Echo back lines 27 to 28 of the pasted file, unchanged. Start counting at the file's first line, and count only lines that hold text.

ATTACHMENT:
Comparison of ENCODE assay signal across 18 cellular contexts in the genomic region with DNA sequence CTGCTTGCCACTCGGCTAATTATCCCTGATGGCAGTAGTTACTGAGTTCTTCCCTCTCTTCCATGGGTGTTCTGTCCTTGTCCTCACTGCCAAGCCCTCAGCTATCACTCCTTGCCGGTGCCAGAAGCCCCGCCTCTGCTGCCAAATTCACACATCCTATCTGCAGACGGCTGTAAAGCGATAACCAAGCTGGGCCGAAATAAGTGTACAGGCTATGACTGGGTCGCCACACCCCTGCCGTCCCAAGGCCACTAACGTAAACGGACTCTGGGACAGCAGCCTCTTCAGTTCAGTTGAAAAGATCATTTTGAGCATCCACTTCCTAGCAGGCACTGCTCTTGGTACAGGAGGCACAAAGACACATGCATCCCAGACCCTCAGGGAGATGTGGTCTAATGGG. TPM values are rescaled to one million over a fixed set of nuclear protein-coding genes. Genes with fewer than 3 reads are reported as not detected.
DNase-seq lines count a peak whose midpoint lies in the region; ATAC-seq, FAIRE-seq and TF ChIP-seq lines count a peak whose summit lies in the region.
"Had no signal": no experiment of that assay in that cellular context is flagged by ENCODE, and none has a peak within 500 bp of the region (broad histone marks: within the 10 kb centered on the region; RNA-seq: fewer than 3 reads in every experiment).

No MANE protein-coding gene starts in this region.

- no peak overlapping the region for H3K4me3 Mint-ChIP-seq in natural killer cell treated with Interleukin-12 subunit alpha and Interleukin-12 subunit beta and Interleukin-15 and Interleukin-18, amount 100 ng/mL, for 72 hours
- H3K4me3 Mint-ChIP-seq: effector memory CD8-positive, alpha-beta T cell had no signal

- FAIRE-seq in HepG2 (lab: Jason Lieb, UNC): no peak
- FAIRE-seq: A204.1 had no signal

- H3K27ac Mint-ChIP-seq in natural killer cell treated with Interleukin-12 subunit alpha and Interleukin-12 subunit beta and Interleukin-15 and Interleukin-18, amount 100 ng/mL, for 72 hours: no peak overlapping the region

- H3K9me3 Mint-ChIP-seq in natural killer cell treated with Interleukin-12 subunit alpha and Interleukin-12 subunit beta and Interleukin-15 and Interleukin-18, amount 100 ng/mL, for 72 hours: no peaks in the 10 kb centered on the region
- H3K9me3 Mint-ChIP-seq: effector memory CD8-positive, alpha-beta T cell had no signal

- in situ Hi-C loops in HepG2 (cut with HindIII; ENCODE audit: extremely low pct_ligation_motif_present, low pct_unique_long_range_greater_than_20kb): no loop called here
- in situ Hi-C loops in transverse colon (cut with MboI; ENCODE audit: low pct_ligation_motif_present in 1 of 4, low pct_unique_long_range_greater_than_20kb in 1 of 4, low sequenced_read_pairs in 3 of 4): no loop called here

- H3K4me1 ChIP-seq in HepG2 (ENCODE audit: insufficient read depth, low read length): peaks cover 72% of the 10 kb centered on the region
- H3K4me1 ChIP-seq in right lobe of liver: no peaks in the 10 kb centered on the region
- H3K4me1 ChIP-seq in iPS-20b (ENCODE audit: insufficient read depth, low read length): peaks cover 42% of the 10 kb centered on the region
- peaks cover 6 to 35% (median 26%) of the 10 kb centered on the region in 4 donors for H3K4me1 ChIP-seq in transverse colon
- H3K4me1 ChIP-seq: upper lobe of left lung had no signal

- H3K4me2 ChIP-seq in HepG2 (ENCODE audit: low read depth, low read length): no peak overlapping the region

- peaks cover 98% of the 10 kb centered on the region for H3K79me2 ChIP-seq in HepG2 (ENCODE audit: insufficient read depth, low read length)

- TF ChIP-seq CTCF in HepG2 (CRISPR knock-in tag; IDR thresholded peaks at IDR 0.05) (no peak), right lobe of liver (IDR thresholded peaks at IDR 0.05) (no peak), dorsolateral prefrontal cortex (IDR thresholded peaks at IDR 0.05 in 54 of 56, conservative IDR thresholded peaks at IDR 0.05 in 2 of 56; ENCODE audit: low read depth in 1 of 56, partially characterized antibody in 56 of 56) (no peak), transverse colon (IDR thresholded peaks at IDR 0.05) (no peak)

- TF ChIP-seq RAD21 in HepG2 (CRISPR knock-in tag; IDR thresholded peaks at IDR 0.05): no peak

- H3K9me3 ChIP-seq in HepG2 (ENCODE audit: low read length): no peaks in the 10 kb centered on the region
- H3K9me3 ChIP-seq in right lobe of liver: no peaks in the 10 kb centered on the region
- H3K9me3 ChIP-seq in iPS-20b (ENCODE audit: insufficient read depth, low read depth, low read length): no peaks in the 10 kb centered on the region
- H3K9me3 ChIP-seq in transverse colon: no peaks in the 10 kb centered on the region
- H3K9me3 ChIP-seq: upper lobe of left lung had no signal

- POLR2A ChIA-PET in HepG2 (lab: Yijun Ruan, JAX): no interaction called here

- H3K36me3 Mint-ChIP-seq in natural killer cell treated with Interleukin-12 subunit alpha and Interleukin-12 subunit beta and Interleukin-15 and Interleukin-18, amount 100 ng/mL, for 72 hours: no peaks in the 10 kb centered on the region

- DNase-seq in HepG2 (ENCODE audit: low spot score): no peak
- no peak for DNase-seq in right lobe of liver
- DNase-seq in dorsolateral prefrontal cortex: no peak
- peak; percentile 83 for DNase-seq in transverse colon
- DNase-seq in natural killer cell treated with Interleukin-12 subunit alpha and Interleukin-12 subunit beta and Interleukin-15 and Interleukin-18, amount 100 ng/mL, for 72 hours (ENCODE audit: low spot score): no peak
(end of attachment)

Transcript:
- H3K9me3 ChIP-seq: upper lobe of left lung had no signal

- POLR2A ChIA-PET in HepG2 (lab: Yijun Ruan, JAX): no interaction called here